DID YOU KNOW?
Watershed Dams Saved Texans Estimated $40 Million in Flood Damage Costs
Temple, Texas - The month of May was one for the Texas record books. It will go down in history as the wettest May on record, shattering all previous records. Rainfall totals of 15 to 20 inches were documented across the state with many areas receiving more than their average annual rainfall in May alone.
According to the National Weather Service in Fort Worth, over 35 trillion gallons of rain fell across Texas in May, which is enough water to cover the entire state of Texas in eight inches of water.
While the rains did bring much needed drought relief across the state, it fell in such torrential downpours in many instances that roads and bridges were washed out, stranding motorists and sadly costing the lives of a reported 27 Texans.
The story that hasn’t been told is about the damage that didn’t happen thanks to 2,041 watershed dams across the state that quietly functioned as they were designed to do.
“The more than 2,000 dam sites across the state that were affected by the rainfall provided at least $40 million in estimated damage reduction benefits from storms throughout the month of May,” says NRCS Landscape Conservation and Planning Leader Lori Ziehr. “Savings include road and bridge damage reduction, reduced loss of crops and livestock and damages to homes.”
Additionally, the structures also provide improved recreation, water supplies and wildlife habitat. Texas watershed dams annually provide over $140 million in benefits to the state.
According to Ziehr, in addition to the existing 2,041 watershed dam sites, the state would have realized an additional $20 million in damage reduction savings if the 266 planned dams awaiting funding had been constructed.
These watershed dams often appear to be very large stock ponds or fishing and recreation sites scattered across the countryside, but in a heavy rainfall event their specific design and function is critical. They capture raging floodwaters and hold it, releasing it slowly downstream. Slowing the water’s velocity greatly reduces flood damage.
In the 1950s, the USDA-Natural Resources Conservation Service worked with local Soil and Water Conservation Districts and other sponsors through the Watershed Protection and Flood Prevention Act to construct these watershed dams, or flood control structures, in an effort to protect homes and property during flooding events.
“These structures continue to reduce the impacts of flooding, and they are complimented by conservation practices within the watershed that reduce erosion and improve water quality,” says John Mueller, NRCS State Conservation Engineer. “These watershed dams are an important part of our state’s infrastructure – millions of people depend on them for protection from floods and for providing clean drinking water.”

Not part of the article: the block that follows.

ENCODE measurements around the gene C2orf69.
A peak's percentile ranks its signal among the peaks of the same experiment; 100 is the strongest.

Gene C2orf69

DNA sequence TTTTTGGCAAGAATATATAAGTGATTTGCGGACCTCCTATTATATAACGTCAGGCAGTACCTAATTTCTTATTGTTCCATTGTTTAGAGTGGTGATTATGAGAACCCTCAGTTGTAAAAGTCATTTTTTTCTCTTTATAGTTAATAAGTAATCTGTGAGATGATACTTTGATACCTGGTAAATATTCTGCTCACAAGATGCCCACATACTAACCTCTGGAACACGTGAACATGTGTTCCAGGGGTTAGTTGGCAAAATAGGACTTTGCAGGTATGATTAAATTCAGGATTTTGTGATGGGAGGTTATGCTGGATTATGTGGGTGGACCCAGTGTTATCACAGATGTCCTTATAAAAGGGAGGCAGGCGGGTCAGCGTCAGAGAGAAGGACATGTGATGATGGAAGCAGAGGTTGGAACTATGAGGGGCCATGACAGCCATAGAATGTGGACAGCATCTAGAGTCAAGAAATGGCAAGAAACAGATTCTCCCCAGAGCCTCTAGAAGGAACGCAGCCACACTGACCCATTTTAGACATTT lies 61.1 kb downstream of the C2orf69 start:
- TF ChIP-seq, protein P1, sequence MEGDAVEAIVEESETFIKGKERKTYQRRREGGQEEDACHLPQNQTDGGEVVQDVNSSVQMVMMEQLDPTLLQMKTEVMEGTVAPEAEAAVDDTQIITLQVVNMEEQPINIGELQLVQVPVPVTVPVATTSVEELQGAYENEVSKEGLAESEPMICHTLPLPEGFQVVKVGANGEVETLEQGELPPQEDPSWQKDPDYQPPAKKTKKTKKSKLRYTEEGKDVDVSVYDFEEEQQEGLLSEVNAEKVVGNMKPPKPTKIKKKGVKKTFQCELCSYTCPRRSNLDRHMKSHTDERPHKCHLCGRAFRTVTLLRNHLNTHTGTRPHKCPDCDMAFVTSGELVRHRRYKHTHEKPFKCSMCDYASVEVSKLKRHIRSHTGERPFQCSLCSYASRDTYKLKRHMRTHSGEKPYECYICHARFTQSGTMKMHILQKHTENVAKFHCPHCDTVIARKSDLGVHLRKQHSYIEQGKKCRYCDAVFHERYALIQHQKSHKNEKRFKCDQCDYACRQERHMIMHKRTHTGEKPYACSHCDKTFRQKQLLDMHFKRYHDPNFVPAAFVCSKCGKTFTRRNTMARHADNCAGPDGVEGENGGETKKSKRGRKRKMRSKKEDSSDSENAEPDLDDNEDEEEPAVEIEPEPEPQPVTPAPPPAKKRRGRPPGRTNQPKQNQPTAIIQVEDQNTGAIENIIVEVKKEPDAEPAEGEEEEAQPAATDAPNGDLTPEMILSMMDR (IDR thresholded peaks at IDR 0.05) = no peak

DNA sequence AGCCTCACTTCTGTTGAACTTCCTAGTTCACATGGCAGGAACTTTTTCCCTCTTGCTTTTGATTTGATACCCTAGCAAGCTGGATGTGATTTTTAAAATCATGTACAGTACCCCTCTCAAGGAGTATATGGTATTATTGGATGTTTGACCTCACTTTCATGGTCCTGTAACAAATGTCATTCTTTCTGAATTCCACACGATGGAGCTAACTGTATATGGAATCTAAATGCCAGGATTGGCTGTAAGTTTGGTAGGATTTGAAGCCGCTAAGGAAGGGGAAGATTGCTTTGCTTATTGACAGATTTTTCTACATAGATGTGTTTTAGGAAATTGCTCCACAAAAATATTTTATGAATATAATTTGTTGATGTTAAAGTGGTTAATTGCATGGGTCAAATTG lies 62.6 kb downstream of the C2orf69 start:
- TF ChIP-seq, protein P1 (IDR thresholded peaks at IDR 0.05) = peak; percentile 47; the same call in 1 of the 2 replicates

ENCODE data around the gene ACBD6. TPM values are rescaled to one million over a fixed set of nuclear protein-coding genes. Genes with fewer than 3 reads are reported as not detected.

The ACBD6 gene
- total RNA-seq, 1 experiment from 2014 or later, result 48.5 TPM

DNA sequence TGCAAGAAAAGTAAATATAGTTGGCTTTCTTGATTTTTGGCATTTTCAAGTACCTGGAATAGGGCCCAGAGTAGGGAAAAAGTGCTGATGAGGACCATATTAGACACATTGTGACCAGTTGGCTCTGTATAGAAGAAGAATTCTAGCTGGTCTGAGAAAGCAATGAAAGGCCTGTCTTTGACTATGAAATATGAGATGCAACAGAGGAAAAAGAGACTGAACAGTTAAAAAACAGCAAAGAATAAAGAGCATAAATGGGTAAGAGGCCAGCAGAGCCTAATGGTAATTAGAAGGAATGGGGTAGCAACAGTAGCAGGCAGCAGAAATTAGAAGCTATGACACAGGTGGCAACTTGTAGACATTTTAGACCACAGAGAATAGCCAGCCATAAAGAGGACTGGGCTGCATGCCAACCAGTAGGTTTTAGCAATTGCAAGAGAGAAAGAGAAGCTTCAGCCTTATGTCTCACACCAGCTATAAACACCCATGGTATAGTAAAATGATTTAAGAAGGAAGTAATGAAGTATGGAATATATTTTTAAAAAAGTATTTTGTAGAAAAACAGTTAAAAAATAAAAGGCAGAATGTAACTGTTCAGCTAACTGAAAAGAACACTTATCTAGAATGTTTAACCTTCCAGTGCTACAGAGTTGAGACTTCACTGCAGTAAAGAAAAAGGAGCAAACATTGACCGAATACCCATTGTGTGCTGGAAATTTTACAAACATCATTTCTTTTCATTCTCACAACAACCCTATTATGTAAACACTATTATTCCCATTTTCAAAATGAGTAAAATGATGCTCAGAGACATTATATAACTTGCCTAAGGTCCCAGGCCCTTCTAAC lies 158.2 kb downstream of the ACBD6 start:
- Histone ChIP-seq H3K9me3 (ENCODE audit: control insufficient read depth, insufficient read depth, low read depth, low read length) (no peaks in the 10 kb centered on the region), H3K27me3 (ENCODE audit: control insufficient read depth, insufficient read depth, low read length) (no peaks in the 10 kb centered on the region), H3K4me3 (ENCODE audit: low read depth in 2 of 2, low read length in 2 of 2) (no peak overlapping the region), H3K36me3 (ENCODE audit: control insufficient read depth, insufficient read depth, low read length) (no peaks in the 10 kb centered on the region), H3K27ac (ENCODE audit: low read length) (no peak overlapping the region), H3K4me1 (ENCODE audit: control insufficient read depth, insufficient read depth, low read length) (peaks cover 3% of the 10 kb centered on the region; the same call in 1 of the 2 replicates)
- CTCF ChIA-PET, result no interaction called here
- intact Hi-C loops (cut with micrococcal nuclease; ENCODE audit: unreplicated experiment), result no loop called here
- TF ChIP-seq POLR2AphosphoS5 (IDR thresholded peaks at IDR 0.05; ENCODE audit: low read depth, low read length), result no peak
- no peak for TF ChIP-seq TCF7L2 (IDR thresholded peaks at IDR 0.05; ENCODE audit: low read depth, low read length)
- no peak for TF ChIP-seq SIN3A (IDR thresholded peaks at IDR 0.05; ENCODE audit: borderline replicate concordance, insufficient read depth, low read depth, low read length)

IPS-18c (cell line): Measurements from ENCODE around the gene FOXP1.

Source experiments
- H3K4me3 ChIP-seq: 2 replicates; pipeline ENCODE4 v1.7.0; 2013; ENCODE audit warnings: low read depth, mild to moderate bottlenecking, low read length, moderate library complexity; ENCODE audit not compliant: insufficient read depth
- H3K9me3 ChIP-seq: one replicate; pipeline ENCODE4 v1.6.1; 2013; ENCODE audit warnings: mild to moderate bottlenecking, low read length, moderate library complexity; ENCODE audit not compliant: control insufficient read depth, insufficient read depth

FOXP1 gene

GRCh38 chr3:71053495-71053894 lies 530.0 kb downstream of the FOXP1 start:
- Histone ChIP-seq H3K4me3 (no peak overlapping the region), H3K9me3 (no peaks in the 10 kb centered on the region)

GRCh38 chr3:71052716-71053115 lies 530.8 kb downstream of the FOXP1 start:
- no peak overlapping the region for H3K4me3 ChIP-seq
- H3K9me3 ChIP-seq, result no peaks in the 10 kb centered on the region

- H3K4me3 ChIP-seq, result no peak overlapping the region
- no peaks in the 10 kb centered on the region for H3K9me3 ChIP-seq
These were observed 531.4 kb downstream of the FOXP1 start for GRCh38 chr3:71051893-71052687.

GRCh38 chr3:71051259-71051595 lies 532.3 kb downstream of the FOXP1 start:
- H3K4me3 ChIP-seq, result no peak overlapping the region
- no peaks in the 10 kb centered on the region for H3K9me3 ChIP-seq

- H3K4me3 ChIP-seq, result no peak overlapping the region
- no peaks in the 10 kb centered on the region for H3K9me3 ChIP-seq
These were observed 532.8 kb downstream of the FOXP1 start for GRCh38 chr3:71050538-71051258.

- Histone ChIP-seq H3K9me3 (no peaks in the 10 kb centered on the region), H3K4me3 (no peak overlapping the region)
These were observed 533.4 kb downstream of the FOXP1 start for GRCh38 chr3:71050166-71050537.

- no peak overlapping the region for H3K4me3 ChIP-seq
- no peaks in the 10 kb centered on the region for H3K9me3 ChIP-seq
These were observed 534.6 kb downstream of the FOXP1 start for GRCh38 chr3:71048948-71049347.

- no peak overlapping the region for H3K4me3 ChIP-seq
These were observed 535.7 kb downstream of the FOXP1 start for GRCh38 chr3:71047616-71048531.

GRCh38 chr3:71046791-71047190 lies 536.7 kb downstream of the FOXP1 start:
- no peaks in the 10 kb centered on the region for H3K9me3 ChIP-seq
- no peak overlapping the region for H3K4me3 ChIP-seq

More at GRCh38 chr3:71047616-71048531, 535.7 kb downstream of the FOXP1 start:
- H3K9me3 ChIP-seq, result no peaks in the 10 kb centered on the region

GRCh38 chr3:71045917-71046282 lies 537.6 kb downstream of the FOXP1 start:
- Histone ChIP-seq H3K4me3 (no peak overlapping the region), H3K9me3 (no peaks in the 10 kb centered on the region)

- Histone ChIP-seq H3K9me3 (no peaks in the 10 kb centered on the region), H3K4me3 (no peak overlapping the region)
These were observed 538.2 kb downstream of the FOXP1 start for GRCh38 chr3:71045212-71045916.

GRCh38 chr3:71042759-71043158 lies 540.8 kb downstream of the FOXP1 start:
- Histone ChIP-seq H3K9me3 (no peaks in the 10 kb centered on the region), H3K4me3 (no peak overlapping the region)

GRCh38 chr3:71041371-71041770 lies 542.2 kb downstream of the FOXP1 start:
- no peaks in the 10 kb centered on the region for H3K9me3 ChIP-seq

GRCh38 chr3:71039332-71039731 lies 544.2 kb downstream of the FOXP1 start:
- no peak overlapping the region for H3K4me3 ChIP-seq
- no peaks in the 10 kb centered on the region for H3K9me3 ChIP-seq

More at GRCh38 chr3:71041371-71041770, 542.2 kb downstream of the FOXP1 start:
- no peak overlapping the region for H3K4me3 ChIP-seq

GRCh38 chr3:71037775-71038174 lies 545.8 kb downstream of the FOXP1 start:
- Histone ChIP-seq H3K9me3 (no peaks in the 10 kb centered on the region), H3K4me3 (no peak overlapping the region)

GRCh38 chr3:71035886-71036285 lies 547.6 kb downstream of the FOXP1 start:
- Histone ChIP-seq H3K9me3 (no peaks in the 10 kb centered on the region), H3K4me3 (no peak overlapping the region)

All of the NRCS assisted flood control dams are inspected on a regular basis to ensure they are operating as designed. As dams approach their designed life expectancy, they are evaluated and rehabilitation repairs and upgrades are implemented as funding is made available.
In addition to the Federal government, the State of Texas recognizes the importance of these structures and has made great efforts to help maintain them for the safety of all Texans. In 2010 the Texas Legislature approved funding for the Texas State Soil and Water Conservation Board (TSSWCB) to assist these watershed dam sponsors in caring for the structures.
“Since then, the TSSWCB Flood Control Program has provided local watershed sponsors $8 million for maintenance, and $22 million for repair and rehabilitation of the watershed program dams,” states John Foster, TSSWCB program officer. “The State Flood Control Program has played an important role to ensure that the dams function properly during extreme conditions, such as those we have recently experienced."
“It is important to remember, that while all of our sites functioned as designed during the recent heavy rainfall, historic events will result in flood flows through the auxiliary spillways of the flood control structure,” Mueller adds. “Extreme caution should always be taken in flood zones.”
In addition to the structures, private landowners across the state also played a part in the network of conservation systems designed to reduce flood damage during rain events like Texas just experienced.
For example, Texas landowners have more than 8 million acres of the state voluntarily applying a conservation plan with the NRCS. Most of these plans include implementing conservation practices that reduce areas of bare soil by increasing the amount of grass and plants that cover the ground. During flooding events, the ground cover serves to slow the water down and trap sediment and debris before entering waterways. Terraces, buffer strips and grassed waterways are also effective conservation or management practices that reduce erosion, improve water conservation and create wildlife habitat.
“It is in these historic rainfall events that we can really value the benefit of these flood control structures,” says Mueller. “Combined with the conservation practices landowners have established, damage to infrastructure such as roads, bridges and railroad tracks is greatly reduced.
For more information on the NRCS watershed program, or for information on installing conservation practices on your land to help prevent erosion and reduce flooding, contact your local NRCS office located in the USDA Service Center, or learn more at www.tx.nrcs.usda.gov